MHG31412 - Graveyard - Old Parish Church, Clynekirkton


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Type and Period (1)

  • CEMETERY (Early Medieval to 19th Century - 561 AD to 1900 AD)

Protected Status

Full Description

The remains of the parish church of Clyne, built in 1770, enlarged in 1827, and abandoned in 1922. It was formerly T-plan but the N aisle has been removed. Of rubble, partly harled, the church is now (Information from HBD list) roofless and gutted. It stands on the site of its predecessor which was dedicated to an unknown saint, Aloyne, whose fair was still held in the early 17th century. This may have been the church which is on record between 1223 and 1245, and was repaired by Sir Robert Gordon between 1625 and 1626. According to Bain (1899) there was an early chapel at the 'Kille of Clyne', presumably this site, and that would explain finding of early sculptured stones in the area. These include the head of a rectangular cross-slab, (NC80NE 17.3) with rounded top, of purple sandstone, which was found in 1877 built into the E gable of the church. It is 1ft high, 1ft 1ins wide and 3 1/2ins thick and bears a cross in relief on one side with square terminals and square-stepped 'armpits', decorated with spirals. The background shows key-pattern. A Class I symbol stone, (NC80NE 17.1) located only to Clynekirkton, was found in 1855. It is of red sandstone and measures 4ft 3ins long, 1ft 11ins wide at the top, 1ft 7ins at the base and is 4 1/2ins thick. It bears on one face the crescent and V-rod and rectangular symbols, both patterned. Another Class I symbol stone was found in the churchyard in 1868, but is said to have been taken from the 300ft terrace at Clynemilton Farm (NC 915 068). It is approximately rectangular, 4ft by 1ft 5ins by 2 1/2ins thick, and bears the crescent and V-rod, rectangular and mirror symbols. (NC 80 NE17.2) All three stones are in Dunrobin Museum (Acc Nos: 1877.1, 1855.1, and 1869.8 respectively).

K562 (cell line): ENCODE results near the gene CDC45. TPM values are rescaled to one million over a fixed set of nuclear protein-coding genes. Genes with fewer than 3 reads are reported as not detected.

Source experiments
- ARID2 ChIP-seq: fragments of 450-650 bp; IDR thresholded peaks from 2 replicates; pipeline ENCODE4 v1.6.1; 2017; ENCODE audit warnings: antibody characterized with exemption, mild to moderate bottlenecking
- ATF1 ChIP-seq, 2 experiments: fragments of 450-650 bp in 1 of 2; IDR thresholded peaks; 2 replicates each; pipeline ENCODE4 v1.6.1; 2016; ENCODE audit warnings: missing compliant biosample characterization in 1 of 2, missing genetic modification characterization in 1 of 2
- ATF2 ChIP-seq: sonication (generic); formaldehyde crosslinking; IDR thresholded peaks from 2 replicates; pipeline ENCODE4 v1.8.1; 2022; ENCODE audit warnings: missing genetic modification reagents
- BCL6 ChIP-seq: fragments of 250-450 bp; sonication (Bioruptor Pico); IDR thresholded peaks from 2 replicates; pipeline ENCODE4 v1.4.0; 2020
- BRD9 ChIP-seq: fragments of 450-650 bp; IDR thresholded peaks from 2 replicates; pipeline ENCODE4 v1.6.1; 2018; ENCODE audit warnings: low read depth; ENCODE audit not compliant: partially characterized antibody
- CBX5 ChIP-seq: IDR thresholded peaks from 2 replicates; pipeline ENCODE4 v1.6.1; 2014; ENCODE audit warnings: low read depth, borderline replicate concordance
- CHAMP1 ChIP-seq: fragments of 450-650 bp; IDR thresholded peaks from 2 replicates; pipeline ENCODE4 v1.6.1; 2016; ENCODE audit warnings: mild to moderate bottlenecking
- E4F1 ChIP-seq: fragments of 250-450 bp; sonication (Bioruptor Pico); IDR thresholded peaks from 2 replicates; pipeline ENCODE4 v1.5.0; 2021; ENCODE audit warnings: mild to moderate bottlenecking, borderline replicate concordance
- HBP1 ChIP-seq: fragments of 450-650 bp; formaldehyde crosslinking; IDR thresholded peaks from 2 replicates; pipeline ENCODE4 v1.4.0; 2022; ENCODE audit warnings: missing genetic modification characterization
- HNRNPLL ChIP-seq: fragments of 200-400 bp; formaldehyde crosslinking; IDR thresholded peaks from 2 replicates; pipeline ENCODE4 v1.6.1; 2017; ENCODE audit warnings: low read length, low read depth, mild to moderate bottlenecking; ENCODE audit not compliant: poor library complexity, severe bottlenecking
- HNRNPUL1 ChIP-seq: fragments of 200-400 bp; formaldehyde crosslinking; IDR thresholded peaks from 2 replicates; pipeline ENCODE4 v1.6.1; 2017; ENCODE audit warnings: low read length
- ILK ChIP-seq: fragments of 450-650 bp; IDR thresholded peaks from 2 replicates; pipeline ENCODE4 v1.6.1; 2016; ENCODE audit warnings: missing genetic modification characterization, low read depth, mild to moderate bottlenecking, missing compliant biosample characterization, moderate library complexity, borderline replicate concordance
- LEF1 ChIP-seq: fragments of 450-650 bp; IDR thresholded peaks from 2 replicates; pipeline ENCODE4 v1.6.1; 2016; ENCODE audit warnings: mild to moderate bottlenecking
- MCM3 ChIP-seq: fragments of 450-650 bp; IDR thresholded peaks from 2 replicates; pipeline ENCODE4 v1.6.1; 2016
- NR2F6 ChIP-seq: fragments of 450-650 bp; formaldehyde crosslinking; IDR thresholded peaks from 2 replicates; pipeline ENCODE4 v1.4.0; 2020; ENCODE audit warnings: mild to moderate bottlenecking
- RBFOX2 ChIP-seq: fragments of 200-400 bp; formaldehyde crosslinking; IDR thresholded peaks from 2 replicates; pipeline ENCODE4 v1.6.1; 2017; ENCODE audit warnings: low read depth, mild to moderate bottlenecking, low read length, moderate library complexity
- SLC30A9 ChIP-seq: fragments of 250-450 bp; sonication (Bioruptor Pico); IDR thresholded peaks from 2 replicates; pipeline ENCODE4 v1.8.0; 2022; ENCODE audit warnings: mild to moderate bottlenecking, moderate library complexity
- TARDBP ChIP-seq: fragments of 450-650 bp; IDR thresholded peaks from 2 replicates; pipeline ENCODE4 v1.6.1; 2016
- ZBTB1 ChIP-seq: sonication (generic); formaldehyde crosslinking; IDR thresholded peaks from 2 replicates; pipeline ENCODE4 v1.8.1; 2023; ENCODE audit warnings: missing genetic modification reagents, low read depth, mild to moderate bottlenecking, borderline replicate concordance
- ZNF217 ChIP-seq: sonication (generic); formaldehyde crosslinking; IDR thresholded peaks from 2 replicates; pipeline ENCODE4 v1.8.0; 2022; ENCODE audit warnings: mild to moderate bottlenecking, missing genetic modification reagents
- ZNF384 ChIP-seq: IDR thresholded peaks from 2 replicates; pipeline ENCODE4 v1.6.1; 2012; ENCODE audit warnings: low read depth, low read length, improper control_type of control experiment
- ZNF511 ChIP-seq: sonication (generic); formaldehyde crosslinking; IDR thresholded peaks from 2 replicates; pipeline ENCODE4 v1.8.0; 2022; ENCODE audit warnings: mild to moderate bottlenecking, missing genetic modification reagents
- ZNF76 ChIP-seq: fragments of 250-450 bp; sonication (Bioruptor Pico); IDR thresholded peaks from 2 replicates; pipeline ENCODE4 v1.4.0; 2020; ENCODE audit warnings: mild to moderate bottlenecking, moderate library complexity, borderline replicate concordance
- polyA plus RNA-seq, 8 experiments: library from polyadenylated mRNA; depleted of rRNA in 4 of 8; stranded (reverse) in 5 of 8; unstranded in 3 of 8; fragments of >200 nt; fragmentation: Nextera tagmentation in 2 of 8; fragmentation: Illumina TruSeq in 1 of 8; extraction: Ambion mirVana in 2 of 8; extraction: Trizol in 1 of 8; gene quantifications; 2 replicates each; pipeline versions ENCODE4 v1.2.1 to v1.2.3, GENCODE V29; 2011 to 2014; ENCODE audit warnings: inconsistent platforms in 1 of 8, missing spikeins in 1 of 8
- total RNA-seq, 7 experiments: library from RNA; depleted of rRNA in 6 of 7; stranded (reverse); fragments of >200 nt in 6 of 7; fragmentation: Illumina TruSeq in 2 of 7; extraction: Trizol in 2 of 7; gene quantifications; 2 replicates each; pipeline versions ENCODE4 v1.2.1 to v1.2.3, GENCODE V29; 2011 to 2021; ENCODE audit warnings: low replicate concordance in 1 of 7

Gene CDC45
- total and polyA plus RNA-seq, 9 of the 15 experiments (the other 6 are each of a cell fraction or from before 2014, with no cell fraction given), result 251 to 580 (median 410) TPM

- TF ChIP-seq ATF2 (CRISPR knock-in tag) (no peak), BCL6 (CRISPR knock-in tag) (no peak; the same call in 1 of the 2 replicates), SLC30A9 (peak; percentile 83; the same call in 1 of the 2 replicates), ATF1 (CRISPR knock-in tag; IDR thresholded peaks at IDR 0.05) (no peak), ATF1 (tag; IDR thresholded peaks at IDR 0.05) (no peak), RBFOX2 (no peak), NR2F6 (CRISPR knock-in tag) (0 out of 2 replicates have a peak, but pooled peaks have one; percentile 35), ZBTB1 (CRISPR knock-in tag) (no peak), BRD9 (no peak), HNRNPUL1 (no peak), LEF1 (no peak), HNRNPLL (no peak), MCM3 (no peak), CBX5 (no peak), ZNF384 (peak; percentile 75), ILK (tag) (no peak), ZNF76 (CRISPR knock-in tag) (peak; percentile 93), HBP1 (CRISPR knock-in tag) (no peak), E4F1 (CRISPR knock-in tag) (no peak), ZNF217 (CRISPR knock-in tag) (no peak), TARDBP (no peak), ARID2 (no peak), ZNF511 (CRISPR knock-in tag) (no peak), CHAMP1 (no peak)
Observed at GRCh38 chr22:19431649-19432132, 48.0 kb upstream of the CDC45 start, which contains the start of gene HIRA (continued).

R Gordon 1813; J Stuart 1856; Name Book 1872; A Mackay 1894; R Bain 1899; J Anderson and J R Allen 1903; RCAHMS 1911; G Hay 1957; Information contain in TS of Catalogue of Dunrobin Museum by A S Henshall.

The Garlat or Garlet Road is the hill track from Clynekirkton to Oldtown. In it's first mile it climbs along the rough steep slope of Socach, behind the crofts of West Clyne; and this fact leads to the supposition that the original Gaelic was Garbh Leathad, Rough Slope. Local pronunciation would be Garruh Let. A very similar sounding word is gearraidh (pronunced garry nearly) which means, according to Bain, outland beyond township ploughed land; which is what this long slope would have been. Cregan a' Chorp which may be translated body stone, is a boulder beside this track, which used to be a resting place for funerals on their way out of Strathbrora to Clynekirkton graveyard.
Newspaper article, The Northern Times, 1957.
See assoc. docs. File.
J Aitken : 15/05/02.

The church is de-roofed and only the nave and vestry stand.
Visited by OS (W D J) 1 July 1960.

There is no evidence of the original church on the site. The three sculptured stones are still in Dunrobin Museum.
Visited by OS (J B) 24 November 1975.

The old parish church and burial ground were listed at Category B in 1979.

Two class I symbol stones showing:
Clynekirkton 1 : a crescent and V-rod over a rectangle
Clynekirkton 2 : remains of a rectangle above a crescent and V-rod over part of a mirror. <1>

A survey of the monumental inscriptions was published in 1999. <2>

See assoc. docs. File (P.W.Gledhill's Report, Clyne Heritage Society)
J Aitken: 18/03/02.

Clynekirkton Project (Stage 1): Removing intrusive and damaging vegetation (mostly ivy) from the graveyard and around the bell tower. Watch House located at W end of graveyard on 23/03/02. A window built into the graveyard wall was used to watch over new burials for three days after the funerals. The watch house comprises a small structure built onto the manse side of the graveyard wall with a chimney still seen over the wall, the stonework now completely covered in thick ivy. The window is now blocked up and the iron hook for the shutters is still in place. <3>

Entry in the Schedule of Monuments - Scheduling date, 13/02/03
See assocs. Docs. File. Historic Scotland, 25/02/03
J Aitken : 03/03/03

It has been noted that work to renew a water pipeline in the Achrimsdale area has encroached within the curtilage of the church scheduled area. This information has been passed to the Monuments Warden, Historic Scotland.
See Hlink photographs taken 19/05/04
J Aitken : 18/05/04

It was proposed that the old church and burial ground be removed from the statutory list in September 2016 as part of a Historic Environment Scotland project looking at dual designations of sites in the Highlands, though they would remain part of the scheduled monument. <4>

The old church and burial ground were removed from the statutory list by Historic Environment Scotland on 22/09/2016. <5>

Sources/Archives (14)



Grid reference Centred NC 8947 0606 (74m by 42m) (2 map features)
Map sheet NC80NE
Geographical Area SUTHERLAND
Civil Parish CLYNE

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